Jefferson Airplane – “White Rabbit”
The song, off of 1967’s Surrealistic Pillow, was ranked #478 on Rolling Stone’s 500 Greatest Songs of All Time. It was partly inspired by Lewis Carroll’s Alice’s Adventures in Wonderland and the lyrics are often seen as a reference to psychedelic drugs like LSD (which the band were known for using).
The Allman Brothers Band – “Blue Sky”
Appearing on the band’s 1972 double album Eat a Peach, the song was written by guitarist Dickey Betts about his Native American girlfriend and future wife, Sandy “Bluesky” Wabegijig (they divorced in 1975). The song marks Betts’ debut as lead vocalist with the band.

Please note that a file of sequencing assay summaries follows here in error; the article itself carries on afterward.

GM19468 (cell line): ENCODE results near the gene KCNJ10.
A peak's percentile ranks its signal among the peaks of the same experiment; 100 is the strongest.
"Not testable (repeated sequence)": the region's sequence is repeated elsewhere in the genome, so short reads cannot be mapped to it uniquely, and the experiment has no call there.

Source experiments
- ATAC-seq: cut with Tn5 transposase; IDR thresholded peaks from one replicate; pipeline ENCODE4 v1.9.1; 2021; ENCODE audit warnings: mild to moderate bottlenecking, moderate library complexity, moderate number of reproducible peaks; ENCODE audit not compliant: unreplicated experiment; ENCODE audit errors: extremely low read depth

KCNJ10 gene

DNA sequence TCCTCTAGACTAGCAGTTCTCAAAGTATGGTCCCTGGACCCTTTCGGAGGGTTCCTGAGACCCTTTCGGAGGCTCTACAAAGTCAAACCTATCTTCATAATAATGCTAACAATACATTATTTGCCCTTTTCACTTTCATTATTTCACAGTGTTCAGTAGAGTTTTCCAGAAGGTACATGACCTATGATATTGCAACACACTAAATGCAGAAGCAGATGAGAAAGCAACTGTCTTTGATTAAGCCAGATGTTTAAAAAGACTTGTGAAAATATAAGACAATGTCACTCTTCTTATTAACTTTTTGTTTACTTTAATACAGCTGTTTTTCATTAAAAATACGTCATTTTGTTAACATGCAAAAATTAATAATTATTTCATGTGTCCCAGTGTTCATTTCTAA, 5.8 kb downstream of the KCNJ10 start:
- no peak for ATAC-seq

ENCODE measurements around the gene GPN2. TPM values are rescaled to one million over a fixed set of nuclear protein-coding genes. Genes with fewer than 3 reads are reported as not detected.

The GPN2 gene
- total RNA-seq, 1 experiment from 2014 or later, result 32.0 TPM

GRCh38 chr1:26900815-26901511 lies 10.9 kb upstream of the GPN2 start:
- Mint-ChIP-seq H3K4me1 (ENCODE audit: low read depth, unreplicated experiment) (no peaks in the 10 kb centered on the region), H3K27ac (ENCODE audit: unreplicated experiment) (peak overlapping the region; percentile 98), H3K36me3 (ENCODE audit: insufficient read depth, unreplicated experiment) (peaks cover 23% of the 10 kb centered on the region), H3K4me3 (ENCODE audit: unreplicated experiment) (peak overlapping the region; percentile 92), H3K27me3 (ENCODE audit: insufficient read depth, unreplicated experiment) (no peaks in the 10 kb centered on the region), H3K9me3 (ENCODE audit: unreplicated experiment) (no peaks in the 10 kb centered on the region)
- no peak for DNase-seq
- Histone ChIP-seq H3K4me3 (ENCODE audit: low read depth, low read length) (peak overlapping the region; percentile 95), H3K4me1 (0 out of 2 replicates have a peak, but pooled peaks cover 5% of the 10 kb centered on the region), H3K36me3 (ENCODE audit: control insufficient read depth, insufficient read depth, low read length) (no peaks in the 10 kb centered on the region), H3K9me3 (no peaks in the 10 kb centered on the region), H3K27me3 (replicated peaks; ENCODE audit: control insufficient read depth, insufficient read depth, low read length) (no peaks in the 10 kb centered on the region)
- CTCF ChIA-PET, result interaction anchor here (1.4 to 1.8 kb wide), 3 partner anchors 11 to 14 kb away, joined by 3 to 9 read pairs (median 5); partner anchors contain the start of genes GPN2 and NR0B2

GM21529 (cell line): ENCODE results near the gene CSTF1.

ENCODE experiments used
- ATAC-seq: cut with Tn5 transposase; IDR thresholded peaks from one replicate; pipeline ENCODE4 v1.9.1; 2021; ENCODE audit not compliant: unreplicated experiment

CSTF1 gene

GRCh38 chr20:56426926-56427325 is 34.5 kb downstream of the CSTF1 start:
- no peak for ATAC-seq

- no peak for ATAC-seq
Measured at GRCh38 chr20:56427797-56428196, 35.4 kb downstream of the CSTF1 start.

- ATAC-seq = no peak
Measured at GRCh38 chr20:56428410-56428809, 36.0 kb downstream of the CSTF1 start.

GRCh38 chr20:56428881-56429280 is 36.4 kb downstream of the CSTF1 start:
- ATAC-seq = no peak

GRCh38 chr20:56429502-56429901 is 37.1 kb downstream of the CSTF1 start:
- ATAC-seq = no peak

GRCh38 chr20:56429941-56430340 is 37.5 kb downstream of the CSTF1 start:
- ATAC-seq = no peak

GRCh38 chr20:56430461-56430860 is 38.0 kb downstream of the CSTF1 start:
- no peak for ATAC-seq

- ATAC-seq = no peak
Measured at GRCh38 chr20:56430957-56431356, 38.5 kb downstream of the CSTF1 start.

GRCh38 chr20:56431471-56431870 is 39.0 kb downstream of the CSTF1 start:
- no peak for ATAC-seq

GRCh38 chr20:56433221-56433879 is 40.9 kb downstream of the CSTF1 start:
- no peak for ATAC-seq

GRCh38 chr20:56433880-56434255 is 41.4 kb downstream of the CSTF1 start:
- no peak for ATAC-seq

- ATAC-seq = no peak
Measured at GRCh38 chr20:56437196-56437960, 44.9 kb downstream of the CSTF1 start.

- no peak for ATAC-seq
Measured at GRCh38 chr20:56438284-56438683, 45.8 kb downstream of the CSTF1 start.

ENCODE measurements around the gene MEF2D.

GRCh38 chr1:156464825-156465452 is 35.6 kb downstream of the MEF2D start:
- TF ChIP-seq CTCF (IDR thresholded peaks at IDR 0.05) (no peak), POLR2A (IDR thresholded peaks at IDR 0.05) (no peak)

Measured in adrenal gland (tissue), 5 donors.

Rush – “Red Barchetta”
The song, off of 1981’s Moving Pictures, describes a future where many vehicles have become illegal. The narrator’s uncle has kept one of these illegal vehicles (a red barchetta) in perfect condition, hidden at his secret country home. The narrator sneaks out to the house to go for drives and is involved in high-speed chases with “air cars.”
Cream – “White Room”
Written by bassist/singer Jack Bruce and poet Pete Brown (although drummer Ginger Baker claims to have written the intro), the song appears on the 1968 double album Wheels of Fire and is perhaps the band’s most well-known song, along with Sunshine of Your Love.
The Who – “Blue, Red, And Grey”
The song appears on 1975’s The Who by Numbers and features guitarist/songwriter Pete Townshend on lead vocals. It is interpreted by some as a song dealing with Townshend’s own depression and thoughts of suicide, while others believe it to have hopeful undertones.
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